0608_econom

On August 1st the actuaries’ trade body adopted a new set of mortality tables drawing on data collected between 1999 and 2002, It forecasts yet another increase in life expectancy. In 1999 actuaries assumed that a British man retiring at 60 would on average live to the ripe old age of 84. They then raised that estimate in 2002 to 87. Now they figure he will live about six months longer.

What is good news for ageing folk is bad news for those who support them. Each increase in life expectancy of one year adds about £12 billion to the aggregate pension liabilities of FTSE 100 companies, says Peter Tompkins of PricewaterhouseCoopers, an accounting firm. To make matters worse, many pension schemes have yet to catch up with previous adjustments to mortality tables.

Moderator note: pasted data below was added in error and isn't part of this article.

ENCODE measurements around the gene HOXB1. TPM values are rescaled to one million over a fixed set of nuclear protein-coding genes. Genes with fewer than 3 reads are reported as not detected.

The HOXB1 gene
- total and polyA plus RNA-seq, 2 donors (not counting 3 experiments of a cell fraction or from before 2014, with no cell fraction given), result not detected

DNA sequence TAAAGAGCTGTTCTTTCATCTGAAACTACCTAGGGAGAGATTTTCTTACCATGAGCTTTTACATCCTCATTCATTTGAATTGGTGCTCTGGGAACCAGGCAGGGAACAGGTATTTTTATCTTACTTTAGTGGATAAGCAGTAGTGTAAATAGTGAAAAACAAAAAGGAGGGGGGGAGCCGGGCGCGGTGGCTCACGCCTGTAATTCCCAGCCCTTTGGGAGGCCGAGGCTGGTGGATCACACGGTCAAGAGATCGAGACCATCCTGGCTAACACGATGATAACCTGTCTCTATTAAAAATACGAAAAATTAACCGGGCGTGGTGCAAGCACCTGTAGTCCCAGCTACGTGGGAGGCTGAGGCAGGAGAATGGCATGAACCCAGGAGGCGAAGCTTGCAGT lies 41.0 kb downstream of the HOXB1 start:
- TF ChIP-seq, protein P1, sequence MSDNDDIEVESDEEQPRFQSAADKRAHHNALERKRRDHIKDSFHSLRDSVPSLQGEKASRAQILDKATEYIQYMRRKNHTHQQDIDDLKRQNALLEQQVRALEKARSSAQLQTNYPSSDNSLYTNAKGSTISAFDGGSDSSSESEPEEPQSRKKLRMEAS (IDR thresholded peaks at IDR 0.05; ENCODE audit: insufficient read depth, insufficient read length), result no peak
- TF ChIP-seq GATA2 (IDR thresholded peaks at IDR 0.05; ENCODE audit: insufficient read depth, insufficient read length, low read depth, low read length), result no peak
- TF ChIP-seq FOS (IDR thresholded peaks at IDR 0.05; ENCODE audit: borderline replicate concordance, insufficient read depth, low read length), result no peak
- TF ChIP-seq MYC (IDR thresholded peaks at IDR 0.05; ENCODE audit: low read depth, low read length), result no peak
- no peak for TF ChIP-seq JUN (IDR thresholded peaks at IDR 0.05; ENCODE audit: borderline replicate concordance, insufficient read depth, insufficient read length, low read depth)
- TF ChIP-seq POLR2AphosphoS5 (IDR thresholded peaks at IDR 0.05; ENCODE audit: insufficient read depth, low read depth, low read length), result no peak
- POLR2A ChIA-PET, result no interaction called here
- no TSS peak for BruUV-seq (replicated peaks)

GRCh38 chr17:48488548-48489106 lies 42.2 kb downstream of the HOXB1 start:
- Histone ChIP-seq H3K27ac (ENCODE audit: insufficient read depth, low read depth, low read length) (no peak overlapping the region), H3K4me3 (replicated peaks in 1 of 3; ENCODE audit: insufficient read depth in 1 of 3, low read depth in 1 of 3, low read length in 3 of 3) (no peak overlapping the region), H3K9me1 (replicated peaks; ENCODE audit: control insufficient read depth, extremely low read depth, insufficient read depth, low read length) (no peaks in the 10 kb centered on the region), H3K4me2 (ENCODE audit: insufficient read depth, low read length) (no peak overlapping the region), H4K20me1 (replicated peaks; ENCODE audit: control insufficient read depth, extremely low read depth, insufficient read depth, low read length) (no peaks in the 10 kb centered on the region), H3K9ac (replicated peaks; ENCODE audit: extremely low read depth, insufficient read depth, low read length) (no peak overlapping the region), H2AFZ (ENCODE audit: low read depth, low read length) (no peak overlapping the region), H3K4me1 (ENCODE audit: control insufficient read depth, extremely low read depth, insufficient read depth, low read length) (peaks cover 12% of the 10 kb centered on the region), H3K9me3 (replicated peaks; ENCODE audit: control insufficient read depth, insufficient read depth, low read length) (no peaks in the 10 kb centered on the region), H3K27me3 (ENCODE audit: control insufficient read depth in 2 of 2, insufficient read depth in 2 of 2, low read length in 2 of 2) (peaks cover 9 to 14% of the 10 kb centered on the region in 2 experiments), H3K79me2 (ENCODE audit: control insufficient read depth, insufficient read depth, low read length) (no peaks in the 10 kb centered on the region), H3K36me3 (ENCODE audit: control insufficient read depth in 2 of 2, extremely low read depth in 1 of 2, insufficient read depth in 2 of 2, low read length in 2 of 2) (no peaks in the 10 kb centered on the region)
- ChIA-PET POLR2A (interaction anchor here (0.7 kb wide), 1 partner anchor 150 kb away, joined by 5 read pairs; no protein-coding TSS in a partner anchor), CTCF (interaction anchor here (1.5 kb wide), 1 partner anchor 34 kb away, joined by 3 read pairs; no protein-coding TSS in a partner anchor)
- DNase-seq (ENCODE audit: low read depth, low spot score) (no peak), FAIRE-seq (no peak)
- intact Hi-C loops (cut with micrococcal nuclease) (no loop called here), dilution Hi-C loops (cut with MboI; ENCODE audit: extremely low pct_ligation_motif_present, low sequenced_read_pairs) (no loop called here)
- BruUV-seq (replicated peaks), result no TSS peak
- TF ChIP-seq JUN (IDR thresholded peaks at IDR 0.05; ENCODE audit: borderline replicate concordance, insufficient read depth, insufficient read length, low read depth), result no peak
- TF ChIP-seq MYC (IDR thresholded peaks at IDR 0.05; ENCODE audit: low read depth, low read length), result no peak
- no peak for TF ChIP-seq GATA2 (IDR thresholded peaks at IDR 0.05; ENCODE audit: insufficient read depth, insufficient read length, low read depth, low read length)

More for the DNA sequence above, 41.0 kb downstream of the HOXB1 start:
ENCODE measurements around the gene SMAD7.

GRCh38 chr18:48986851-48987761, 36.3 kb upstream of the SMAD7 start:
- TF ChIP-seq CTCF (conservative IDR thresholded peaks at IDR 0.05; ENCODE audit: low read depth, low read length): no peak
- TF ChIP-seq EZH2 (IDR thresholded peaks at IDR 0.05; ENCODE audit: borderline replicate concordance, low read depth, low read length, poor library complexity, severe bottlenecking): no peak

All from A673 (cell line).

So it is not surprising that many companies are trying to reduce the risks of providing pensions by closing their final-salary schemes to new members (which three-quarters of FTSE 100 firms have already done) and, increasingly, to existing members. For example, Debenhams, a department store, said this week that members of its scheme would stop accruing benefits at the end of October. By 2012, reckons Mr Scott, more than half the plans provided by Britain’s biggest firms will be closed to existing members.
Company pensions | Running to stand still | Economist.com